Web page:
I Have A Dream: A photo exhibition that focuses on light, the drama created by its shadows

Printed on stainless steel and paper, George K’s photographs of Southern Temples, Madras Central Jail and Kashmir paint a dreamlike landscape of past, present and existentialism.

Printed on stainless steel and paper, George K’s photographs of Southern Temples, Madras Central Jail and Kashmir paint a dreamlike landscape of past, present and existentialism.

George K is the artistic pseudonym of financier turned multimedia artist Dilip Kuruvilla. After working in painting and sculpture, with several successful exhibitions under his belt, he has now turned to photography.

As you enter the leafy surroundings of the Apparao Galleries, a small door opens into the show divided into three series, the first two rooms are a collection of images where the photographer was inspired by a visit to a city of southern temples where there is a tradition of offering statues of oneself with dreams and promises to the lord of the temple.

I Have A Dream is the inspirational title of the collection, used by Martin Luther King and inspired by Gandhi; Over time, this line has been an inspiration for equality in many ways.

The images are in grey, black and white on stainless steel as well as on photographic paper. Row after row of dense statues, some fallen, others messy and leaning over each other in the underbrush, the texture of the images plays with the light on the stainless steel surfaces.

more than words

Many of the photographs have texts from the poem written by George. The 72-year-old artist retouched small details like bindiand tilak on the forehead and paints the eyes. Suddenly, the statues come alive, look at each other. An older lady looks at a younger couple and a gentleman looks at another friend; each thinking his thoughts and dreaming his dreams.

George says, “To me, photography is a darshan, it follows the eye in memory; of a seen image, which establishes my place in the world. My way of seeing is affected by what I know or what I believe, because we only see what we look at. Looking is an act of choice. However, we never look at just one thing. Our vision is continuously active, in motion, evaluating the images around us. The eye of the other combines with my own eye to reinforce that I am part of this visible world. My memory image goes through the process of darshan.

George.  K

George. K | Photo credit: Ravindran_R

Song Sung Blue is a series of photographs inspired by George’s visit to Kashmir in 2006, a time of turmoil in the valley. Dabbed in acrylic colors – cobalt blue, neon orange and deep red – the series brings a sense of hope and color to a bleak situation.

Images of empty houses, barbed wire, collapsed windows and roofs remind us of grief and loss. Kashmir’s exceptional wooden architecture, scorched structures and uninhabited spaces are reminders of the horrors of history.

Elaborating on this project, George says: “The poignancy of Kashmir’s architecture ravaged by destruction, strong, dramatic and silent sentinels, testifies to the recent history of the region.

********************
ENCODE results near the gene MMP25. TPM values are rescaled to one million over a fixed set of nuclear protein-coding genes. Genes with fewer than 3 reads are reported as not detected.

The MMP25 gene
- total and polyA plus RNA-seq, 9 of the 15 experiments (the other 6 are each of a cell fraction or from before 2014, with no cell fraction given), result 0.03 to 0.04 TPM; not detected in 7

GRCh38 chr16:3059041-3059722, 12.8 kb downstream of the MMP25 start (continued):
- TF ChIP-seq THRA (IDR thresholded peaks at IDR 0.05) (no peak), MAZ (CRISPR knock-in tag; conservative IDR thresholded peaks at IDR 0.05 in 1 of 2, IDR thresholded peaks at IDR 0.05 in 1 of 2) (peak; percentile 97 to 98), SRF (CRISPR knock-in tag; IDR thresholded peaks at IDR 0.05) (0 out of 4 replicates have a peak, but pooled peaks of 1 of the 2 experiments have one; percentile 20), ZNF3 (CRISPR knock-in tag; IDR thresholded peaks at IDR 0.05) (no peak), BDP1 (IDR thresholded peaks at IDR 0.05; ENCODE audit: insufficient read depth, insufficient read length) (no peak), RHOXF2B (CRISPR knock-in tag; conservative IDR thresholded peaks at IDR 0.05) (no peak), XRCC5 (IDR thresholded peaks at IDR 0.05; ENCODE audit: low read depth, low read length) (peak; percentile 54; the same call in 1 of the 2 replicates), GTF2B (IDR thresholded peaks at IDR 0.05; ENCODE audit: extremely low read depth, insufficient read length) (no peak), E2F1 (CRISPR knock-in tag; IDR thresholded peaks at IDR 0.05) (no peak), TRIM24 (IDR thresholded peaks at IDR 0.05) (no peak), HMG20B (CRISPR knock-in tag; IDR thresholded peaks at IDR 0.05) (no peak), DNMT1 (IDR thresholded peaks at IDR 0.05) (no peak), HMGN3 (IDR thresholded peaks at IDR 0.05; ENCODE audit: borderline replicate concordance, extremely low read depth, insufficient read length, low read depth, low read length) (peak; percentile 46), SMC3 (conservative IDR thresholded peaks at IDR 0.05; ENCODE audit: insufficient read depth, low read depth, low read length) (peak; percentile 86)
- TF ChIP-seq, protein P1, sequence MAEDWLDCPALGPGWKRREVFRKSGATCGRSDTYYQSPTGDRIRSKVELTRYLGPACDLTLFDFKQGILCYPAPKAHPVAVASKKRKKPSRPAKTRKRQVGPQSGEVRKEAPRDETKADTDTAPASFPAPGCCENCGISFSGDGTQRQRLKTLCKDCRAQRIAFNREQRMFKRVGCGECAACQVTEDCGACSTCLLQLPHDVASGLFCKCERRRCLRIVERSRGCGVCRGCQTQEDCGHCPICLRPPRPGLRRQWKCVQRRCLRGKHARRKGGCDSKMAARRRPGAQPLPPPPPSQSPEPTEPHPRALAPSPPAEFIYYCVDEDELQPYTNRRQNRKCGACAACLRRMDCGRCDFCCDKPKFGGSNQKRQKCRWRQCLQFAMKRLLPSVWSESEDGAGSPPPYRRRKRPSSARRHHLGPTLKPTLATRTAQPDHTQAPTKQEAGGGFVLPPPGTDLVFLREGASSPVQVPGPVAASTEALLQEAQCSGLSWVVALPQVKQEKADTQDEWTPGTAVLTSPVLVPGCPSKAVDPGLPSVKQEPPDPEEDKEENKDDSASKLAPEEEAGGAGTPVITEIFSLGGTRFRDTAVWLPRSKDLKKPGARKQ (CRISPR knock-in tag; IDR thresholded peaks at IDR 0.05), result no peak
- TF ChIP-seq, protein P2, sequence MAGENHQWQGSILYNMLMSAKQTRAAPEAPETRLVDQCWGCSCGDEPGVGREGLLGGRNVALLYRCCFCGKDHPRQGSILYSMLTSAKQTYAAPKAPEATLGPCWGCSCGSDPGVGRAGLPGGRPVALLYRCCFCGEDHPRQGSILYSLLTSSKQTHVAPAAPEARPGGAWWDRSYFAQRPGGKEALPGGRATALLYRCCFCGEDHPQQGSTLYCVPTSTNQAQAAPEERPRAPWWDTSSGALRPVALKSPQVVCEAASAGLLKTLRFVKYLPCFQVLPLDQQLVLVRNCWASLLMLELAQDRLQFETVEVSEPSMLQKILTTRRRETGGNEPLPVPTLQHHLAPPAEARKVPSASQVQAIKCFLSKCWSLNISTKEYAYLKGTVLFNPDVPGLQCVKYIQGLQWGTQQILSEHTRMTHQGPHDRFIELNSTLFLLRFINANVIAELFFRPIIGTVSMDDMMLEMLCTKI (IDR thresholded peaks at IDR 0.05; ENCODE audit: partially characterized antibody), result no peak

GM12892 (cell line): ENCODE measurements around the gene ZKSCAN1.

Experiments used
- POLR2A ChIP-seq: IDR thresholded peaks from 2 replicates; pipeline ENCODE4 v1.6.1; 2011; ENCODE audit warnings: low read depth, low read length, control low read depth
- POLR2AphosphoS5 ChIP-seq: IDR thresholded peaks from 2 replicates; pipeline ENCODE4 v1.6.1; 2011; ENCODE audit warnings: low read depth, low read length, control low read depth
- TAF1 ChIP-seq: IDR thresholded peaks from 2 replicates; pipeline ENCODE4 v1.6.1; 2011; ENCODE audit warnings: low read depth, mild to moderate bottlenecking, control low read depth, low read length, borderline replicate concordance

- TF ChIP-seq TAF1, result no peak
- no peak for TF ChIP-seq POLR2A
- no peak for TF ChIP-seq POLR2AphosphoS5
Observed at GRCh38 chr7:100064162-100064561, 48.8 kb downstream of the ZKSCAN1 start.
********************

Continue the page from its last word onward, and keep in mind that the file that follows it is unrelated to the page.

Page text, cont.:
Freedom Calls Series

Freedom Calls Series

freedom calls is the latest series of photographs featuring Madras Central Jail, one of our oldest prisons begun in 1837 under British rule and renamed Central Jail in 1855 after being called Madras Penitentiary.

Madras Central Jail housed many freedom fighters during the early years of the independence movement, including Subhash Chandra Bose and Vir Savarkar. Its other inmates include Dravidian icons CN Annadurai, Mu Karunanidhi and J Jayalalitha.

Often, the prison was used as a place of transition for people transported to the cell prison or ‘Kalapani’ in the Andaman and Nicobar Islands.

Freedom Calls Series

Freedom Calls Series

The prison housed the infamous Auto Shankar as well as Liberation Tigers of Tamil Eelam (LTTE) leader V Prabhakaran. Large photographs on stainless steel, these images are covered with images. Light creates a certain two-dimensionality, whether it streams through windows or prison bars, fueling hope.

This building has now been demolished, but the visuals of the show remind us of what it means to be trapped. Are we imprisoned by our thoughts or are we able to live a free life?

Commenting on the series, George says, “The focus is on the light and the drama created by its shadows. The expression and underlying relationships are hope, the spirit of freedom and the human desire to be free. The work is on stainless steel and is lines in a grid. It is about freeing oneself from the existential pattern of life.

George.  K

George. K | Photo credit: Ravindran_R

Three completely disconnected visual themes allow us to be inspired, confronted and have hope in the way we engage with the world. This is where the skill of the photographer and the curation lies. As a final comment, George leaves me with this reflection on beauty: “I try to portray beauty through photographs, paintings and sculptures altered in form and non-form, from the sensual to the spiritual. I try to pierce the facade and unmask the beauty beneath the image. It is a journey of self-discovery.

Until September 3 at Apparao Galleries, Nungambakkam.

Jack C. Nugent